States Would Get More Medicaid Funds Under President’s Budget Plan
On Monday, President Obama unveiled his fiscal year 2011 budget proposal, which White House officials estimate would cost a total of $3.8 trillion, the New York Times reports (Calmes/Pear, New York Times, 1/31).
Of the total cost, $1.4 trillion would be allocated for domestic and military spending, over which Congress and Obama have direct control, while the remaining funds will be directed to entitlement programs and interest on the nation's $12.4 trillion debt.
The plan would increase the budget for many programs at NIH and the National Science Foundation (Calmes, New York Times, 2/1).
More Funds for Medi-Cal?
The budget proposal also would provide $25 billion in additional funding to states' Medicaid programs, according to a White House official familiar with the plan.
The additional funding would extend for six months a program in the 2009 economic stimulus package that called for the federal government to cover a greater portion of the costs borne by states to expand Medicaid coverage.
In addition, larger states such as California and New York would receive the most funding under the plan (Taylor, AP/San Francisco Chronicle, 1/29).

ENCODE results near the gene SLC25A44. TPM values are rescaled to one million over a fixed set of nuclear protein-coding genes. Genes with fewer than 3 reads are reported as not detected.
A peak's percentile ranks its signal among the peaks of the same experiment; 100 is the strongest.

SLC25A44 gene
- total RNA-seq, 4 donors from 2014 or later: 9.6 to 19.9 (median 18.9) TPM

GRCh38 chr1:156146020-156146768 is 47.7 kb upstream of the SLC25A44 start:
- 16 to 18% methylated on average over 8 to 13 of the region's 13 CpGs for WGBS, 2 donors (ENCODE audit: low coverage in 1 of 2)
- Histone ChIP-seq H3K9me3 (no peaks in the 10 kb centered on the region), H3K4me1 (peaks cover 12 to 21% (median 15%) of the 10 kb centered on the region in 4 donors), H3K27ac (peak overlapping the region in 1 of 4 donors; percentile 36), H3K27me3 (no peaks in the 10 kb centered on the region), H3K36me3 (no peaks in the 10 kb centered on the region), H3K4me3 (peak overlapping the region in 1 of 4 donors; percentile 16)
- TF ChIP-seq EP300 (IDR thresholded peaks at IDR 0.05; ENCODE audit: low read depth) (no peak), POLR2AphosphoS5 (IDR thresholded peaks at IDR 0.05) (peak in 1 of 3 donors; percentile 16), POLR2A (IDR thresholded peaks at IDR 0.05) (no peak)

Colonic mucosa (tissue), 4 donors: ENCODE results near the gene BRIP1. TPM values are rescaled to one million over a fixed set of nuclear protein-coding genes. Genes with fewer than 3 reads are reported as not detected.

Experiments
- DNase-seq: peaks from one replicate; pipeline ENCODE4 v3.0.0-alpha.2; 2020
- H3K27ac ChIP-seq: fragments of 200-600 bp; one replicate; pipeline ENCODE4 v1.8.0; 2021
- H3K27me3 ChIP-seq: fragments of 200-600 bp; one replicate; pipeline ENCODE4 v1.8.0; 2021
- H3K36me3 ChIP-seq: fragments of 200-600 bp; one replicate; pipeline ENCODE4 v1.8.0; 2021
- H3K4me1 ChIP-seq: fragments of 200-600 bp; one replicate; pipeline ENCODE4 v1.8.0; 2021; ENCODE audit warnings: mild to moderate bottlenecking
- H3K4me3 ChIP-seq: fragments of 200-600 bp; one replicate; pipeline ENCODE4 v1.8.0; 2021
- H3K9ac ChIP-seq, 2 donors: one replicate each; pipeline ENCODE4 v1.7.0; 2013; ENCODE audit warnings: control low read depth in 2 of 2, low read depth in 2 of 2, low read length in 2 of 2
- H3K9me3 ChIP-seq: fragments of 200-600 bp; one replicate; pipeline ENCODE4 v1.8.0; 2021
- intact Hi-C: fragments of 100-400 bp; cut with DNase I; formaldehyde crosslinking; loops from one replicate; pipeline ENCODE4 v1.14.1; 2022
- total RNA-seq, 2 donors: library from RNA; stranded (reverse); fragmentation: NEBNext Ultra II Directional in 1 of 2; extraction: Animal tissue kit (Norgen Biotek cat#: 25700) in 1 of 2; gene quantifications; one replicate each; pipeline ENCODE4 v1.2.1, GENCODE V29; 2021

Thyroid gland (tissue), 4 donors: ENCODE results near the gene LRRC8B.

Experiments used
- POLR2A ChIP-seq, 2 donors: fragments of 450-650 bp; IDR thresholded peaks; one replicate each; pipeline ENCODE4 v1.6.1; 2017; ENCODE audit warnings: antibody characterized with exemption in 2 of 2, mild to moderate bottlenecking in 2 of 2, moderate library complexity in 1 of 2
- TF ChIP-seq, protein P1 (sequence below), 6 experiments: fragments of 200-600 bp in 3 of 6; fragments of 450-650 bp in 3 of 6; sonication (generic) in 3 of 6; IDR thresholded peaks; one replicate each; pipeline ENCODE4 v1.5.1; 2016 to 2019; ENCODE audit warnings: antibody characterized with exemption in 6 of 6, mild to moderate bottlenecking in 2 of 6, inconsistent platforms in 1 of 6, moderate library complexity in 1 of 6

The budget proposal, which is slated to take effect on Oct. 1, also is expected to include a three-year spending freeze on federal spending for a range of domestic programs.
The spending freeze would not apply to entitlement programs, such as Medicare or Medicaid, or Veterans Affairs and national defense-related programs (New York Times, 1/31).
The freeze would affect about $447 billion annually in spending allocations for the targeted domestic programs. A White House official estimated that the plan initially would save $10 billion to $15 billion and as much as $250 billion over the next decade (California Healthline, 1/26).
Proposal Assumes Passage of Health Reform Legislation
The budget proposal also includes an assumption that Congress will approve health care reform legislation, including significant cuts to the growth of Medicare spending.Although the White House and the Congressional Budget Office have projected that health reform would lower projected deficits in the long term, the reductions are expected to be relatively small compared with total deficits expected in the next 10 years (New York Times, 1/31). This is part of the California Healthline Daily Edition, a summary of health policy coverage from major news organizations. Sign up for an email subscription.